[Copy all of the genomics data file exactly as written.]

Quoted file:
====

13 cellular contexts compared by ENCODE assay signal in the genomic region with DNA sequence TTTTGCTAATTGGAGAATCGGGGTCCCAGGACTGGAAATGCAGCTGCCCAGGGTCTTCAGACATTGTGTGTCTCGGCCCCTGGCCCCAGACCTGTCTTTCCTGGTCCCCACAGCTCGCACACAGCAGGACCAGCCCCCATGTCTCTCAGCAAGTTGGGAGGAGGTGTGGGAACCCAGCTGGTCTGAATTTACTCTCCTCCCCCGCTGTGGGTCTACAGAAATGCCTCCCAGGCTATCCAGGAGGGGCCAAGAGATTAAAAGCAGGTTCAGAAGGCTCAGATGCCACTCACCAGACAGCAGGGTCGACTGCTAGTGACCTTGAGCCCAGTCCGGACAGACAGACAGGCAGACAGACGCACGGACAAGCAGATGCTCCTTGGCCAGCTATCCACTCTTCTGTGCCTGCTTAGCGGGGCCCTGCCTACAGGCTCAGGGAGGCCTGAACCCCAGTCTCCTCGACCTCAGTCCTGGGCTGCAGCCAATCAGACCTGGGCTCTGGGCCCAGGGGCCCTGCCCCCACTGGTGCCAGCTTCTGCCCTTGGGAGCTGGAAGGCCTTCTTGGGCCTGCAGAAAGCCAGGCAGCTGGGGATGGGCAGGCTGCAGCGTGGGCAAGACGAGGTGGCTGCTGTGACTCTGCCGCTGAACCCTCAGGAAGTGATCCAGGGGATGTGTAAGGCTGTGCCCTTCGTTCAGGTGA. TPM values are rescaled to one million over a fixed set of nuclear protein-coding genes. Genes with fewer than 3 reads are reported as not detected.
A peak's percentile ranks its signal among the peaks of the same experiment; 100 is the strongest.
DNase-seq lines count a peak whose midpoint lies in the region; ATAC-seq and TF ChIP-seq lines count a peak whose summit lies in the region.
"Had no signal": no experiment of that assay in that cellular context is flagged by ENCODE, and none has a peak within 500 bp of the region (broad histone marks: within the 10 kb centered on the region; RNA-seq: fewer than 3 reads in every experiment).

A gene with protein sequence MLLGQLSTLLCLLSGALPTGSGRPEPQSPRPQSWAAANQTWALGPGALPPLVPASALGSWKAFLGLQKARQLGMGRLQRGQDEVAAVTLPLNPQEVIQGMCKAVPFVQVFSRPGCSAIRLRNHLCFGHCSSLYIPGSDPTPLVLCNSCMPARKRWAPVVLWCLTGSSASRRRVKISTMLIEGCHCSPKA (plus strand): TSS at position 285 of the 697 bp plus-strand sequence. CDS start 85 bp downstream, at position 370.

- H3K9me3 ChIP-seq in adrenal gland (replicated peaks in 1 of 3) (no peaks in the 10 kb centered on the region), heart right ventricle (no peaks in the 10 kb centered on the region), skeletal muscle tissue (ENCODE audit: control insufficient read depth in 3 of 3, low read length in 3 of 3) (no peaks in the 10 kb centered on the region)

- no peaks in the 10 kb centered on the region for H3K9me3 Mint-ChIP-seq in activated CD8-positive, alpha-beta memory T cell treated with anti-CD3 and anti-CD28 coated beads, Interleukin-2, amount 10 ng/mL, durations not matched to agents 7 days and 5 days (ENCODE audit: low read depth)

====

13 cellular contexts compared by ENCODE assay signal in the genomic region with DNA sequence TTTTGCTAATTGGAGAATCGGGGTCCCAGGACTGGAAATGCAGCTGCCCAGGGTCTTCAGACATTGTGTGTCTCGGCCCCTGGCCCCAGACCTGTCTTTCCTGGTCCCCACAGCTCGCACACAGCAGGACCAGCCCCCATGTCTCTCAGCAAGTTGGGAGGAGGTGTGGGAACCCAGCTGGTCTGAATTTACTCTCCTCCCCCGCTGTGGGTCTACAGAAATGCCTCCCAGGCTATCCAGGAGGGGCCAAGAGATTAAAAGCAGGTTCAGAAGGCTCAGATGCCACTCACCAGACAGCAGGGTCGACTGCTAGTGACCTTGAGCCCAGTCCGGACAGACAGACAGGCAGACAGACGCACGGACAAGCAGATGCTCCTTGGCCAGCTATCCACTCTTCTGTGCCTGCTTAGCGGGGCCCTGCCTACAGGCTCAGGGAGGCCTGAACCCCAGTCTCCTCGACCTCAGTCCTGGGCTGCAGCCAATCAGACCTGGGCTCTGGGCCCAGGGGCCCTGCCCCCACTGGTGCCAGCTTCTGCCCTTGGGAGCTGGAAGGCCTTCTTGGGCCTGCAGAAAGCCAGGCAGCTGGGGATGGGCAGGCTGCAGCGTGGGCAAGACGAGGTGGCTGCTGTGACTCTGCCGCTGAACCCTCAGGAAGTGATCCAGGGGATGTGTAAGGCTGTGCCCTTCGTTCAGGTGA. TPM values are rescaled to one million over a fixed set of nuclear protein-coding genes. Genes with fewer than 3 reads are reported as not detected.
A peak's percentile ranks its signal among the peaks of the same experiment; 100 is the strongest.
DNase-seq lines count a peak whose midpoint lies in the region; ATAC-seq and TF ChIP-seq lines count a peak whose summit lies in the region.
"Had no signal": no experiment of that assay in that cellular context is flagged by ENCODE, and none has a peak within 500 bp of the region (broad histone marks: within the 10 kb centered on the region; RNA-seq: fewer than 3 reads in every experiment).

A gene with protein sequence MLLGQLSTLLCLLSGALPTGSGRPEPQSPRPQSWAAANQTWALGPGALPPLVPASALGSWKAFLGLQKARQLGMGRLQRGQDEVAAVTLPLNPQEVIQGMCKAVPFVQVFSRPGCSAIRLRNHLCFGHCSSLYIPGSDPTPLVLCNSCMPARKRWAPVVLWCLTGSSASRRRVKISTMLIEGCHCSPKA (plus strand): TSS at position 285 of the 697 bp plus-strand sequence. CDS start 85 bp downstream, at position 370.

- H3K9me3 ChIP-seq in adrenal gland (replicated peaks in 1 of 3) (no peaks in the 10 kb centered on the region), heart right ventricle (no peaks in the 10 kb centered on the region), skeletal muscle tissue (ENCODE audit: control insufficient read depth in 3 of 3, low read length in 3 of 3) (no peaks in the 10 kb centered on the region)

- no peaks in the 10 kb centered on the region for H3K9me3 Mint-ChIP-seq in activated CD8-positive, alpha-beta memory T cell treated with anti-CD3 and anti-CD28 coated beads, Interleukin-2, amount 10 ng/mL, durations not matched to agents 7 days and 5 days (ENCODE audit: low read depth)